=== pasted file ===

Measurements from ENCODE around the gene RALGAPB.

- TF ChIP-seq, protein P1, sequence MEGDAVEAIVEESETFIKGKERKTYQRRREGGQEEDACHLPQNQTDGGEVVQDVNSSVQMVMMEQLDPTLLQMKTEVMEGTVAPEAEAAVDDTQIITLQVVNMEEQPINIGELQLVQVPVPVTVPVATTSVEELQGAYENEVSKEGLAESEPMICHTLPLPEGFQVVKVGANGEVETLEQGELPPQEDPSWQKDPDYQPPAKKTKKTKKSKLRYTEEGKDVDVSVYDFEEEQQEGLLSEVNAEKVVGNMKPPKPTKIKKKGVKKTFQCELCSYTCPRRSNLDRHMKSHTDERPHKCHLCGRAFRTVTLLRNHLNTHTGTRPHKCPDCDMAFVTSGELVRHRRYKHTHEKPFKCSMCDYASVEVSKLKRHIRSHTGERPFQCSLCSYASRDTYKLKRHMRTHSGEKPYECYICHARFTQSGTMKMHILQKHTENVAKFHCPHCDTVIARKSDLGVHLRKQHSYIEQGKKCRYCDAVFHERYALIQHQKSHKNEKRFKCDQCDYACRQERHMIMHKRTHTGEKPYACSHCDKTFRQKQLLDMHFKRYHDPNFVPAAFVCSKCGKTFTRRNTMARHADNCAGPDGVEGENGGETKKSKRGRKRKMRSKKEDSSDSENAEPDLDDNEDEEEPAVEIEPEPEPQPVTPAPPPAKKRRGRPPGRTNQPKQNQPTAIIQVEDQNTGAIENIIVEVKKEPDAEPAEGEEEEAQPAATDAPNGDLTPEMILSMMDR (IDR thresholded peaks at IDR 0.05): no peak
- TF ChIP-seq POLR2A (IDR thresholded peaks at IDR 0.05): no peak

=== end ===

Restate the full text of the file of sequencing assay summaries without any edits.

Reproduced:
Measurements from ENCODE around the gene RALGAPB.

- TF ChIP-seq, protein P1, sequence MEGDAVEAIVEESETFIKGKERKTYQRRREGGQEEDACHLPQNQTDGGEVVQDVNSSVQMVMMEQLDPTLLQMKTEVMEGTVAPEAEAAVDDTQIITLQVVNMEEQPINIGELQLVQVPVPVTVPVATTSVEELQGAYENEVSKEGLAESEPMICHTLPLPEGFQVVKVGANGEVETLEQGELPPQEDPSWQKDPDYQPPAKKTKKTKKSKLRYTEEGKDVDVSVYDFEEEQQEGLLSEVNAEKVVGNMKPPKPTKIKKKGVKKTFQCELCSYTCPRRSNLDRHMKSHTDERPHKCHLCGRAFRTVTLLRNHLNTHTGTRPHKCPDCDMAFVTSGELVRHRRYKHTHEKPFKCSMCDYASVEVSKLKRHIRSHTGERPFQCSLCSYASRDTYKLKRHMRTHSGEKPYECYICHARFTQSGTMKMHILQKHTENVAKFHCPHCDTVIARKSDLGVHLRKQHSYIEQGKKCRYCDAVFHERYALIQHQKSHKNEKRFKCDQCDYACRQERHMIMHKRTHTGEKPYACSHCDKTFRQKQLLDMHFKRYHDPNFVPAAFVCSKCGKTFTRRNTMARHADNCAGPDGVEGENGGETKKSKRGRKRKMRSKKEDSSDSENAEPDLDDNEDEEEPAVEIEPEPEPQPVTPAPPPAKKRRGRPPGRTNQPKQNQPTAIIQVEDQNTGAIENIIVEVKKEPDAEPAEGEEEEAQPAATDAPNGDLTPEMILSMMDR (IDR thresholded peaks at IDR 0.05): no peak
- TF ChIP-seq POLR2A (IDR thresholded peaks at IDR 0.05): no peak